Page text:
“Inside of every problem lies an opportunity” Robert Kiposaki
Here we are, in the middle of probably the biggest health and financial catastrophe of our times. In a matter of just a few days everyone in the modern world has been affected. In the past, viruses have originated from China allegedly because of consumption of wild animals. First it seemed like a distant China problem but now the virus is at everyone’s neighbourhood. There is a worldwide panic. When we watch doomsday Hollywood movies we seldom think it will be a harsh reality someday. Please watch “Contagion” a 2011 Hollywood movie. Our freedom has been severely curtailed. Our options have been drastically reduced. Most of what we used to take for granted has disappeared. The germ is completely democratic. It does not care for age, caste, colour, language or religion. There is a certain level of uneasiness in all our minds. The world that we were used to, in most parts, does not seem to exist. We are all wondering as to what the world will look like from now on. We are all being put to extreme test of patience and resilience. Our heads are spinning as we are bombarded with millions of news items and statistics relating to coronavirus by TV channels, internet and Whatsapp. We are fed with dozens of untested advice and solutions. Magically we are learning to live with less. We have realised that we need very little essential items. As humans stay indoors, mountains, trees, forests, rivers, lakes, birds, fishes, insects and animals are breathing easy and reclaiming their space in a graceful manner. The sky is clear and blue not hazy because factories and aircrafts are not polluting the air. We are now realising what kind of irreversible damage we have been doing to the environment by mindless development and over consumption. A tiny virus which can only be seen under a microscope has humbled the entire world. It is bewildering that when the virus is outside our body a simple soap or sanitizer can kill it but once it enters our body then in some humans it causes fatal damage. There is no proven cure or medicine in sight as of now. All the super special sophisticated arms of the advanced countries which are so mercilessly powerful in taking human lives, uprooting civilizations and dismantling regimes are powerless and useless to control this disease. On the brighter side, we are discovering hundreds of new heroes and warriors amongst us who are putting their life at risk to help us deal with this pandemic. We must salute the health workers, first responders, policemen, sanitation department and numerous others who are taking huge personal risks to save our lives. Banks are classified as essential services. Thousands of dedicated branch and frontline staff are putting themselves through hardship to serve the nation. One thing is very clear that most of us will be a very different personality to what we were prior to lock-down. In ordinary times we have regrets of the past and worries about the future. What a waste of energy. There are stories of family not being able to say proper “goodbye” to their loved one as they leave this world alone in an isolation ward consumed by coronavirus. We all feel scared and threatened even though only a small fraction of the entire population has been infected and so far less than 200,000 have died. Fortunately, many are recovering from the illness caused by the virus. Those who have not been infected should feel very lucky.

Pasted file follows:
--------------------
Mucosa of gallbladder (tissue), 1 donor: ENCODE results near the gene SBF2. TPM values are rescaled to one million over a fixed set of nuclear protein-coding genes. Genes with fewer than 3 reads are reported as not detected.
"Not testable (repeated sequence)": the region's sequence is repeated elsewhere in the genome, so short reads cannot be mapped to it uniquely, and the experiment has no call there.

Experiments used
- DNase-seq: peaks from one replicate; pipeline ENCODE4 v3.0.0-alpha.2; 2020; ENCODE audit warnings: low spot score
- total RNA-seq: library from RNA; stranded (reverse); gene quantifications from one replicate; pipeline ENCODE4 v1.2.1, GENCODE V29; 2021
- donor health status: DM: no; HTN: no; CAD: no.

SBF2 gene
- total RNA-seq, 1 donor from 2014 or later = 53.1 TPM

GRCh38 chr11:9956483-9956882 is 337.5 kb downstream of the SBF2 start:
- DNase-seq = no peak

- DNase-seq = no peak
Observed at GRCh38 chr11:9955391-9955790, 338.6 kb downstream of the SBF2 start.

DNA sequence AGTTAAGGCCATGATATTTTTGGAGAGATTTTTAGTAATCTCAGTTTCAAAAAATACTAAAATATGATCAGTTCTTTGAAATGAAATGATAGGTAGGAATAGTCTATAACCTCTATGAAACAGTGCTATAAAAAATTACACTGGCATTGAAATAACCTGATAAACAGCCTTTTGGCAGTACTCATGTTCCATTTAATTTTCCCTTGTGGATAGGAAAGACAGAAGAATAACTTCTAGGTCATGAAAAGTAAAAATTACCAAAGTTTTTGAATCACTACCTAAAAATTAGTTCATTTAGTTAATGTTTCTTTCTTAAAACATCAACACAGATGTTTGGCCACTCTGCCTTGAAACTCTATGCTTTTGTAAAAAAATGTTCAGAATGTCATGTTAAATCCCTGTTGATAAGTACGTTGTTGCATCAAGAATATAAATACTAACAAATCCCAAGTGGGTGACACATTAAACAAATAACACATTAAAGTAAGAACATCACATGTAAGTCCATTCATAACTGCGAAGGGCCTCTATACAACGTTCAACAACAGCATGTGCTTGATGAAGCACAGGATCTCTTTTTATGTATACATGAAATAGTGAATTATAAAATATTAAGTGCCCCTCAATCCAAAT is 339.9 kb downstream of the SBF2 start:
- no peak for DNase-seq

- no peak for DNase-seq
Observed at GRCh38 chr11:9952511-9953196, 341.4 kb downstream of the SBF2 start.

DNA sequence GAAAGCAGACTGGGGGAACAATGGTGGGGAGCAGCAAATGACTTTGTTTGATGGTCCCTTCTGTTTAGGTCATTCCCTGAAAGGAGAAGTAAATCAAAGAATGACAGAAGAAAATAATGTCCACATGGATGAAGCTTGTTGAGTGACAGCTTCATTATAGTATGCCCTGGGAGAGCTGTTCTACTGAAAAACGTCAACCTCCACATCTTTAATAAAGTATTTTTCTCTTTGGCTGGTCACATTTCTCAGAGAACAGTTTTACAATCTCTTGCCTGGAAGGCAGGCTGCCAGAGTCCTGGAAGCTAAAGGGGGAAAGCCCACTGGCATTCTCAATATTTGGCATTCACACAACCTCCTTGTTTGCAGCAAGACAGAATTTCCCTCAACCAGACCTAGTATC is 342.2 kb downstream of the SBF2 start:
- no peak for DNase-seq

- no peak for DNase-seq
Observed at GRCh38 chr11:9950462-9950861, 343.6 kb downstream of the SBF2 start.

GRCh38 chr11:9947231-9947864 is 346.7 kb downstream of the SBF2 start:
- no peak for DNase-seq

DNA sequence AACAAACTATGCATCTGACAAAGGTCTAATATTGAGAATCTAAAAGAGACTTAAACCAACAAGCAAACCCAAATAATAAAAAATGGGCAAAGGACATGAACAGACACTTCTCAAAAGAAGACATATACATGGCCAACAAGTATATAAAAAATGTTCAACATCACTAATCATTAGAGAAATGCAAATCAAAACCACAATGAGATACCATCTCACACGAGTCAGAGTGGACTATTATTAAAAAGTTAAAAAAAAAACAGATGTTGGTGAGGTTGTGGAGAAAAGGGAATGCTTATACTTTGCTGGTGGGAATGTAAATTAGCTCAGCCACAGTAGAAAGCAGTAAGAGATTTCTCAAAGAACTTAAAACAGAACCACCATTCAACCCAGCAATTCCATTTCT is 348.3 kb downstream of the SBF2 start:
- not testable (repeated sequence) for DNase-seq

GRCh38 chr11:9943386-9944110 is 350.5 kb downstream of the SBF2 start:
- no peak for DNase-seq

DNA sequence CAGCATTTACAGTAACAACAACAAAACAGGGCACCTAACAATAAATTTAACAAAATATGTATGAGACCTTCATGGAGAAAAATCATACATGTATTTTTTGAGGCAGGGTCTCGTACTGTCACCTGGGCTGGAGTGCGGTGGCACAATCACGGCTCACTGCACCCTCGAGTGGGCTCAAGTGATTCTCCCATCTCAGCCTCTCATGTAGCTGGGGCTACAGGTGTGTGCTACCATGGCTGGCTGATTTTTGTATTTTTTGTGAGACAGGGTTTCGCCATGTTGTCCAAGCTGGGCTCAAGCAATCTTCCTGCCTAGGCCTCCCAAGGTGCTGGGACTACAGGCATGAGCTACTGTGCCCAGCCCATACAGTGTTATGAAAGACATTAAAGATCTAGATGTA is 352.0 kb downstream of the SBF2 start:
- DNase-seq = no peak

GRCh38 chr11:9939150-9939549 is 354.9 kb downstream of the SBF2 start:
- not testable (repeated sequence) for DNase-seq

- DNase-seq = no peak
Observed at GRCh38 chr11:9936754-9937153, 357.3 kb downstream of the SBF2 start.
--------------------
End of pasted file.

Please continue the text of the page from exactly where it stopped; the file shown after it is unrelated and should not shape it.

That said, the question in front of us is how do we make use of this adversity? What should we do to cope with this extraordinary life changing situation? How do we take advantage of the present conditions? How do we move forward? There are no easy answers. Here are some suggestions which you may consider especially if you are a working professional, student, housewife, businessman or senior citizen…
- Skill building
No matter what stage of our career, we sometimes get stuck in a rut. We are too busy to know that we are stifled by our patterns. This is a good period to invest your time and efforts in learning a new skill. There are several online certifications that you can easily enrol for. You can also learn from short programs on websites like Coursera and Udemy. Several professionals are offering free webinars that can help us learn new concepts and ideas. You can also listen to some useful podcasts while doing your house chores and broaden your thinking and perspective.
- Cultivating a hobby
The one thing that we all sacrifice while working long hours is our hobbies. They are at the centre stage in most of our New Year’s Resolutions and then they disappear as we get busy with work, family, traffic, social events. Now is the time to bring them back on the forefront. Being involved in hobbies is an excellent way to lift your mood, build creativity and blow off steam. Happy is the man who lives by his hobby. Psychologists use the term ‘flow’ to describe this state where we are completely focussed and absorbed while enjoying an activity. Flow has several benefits for our mind, body and soul. So use this time to do that gardening, painting, writing that you have been putting off for so long.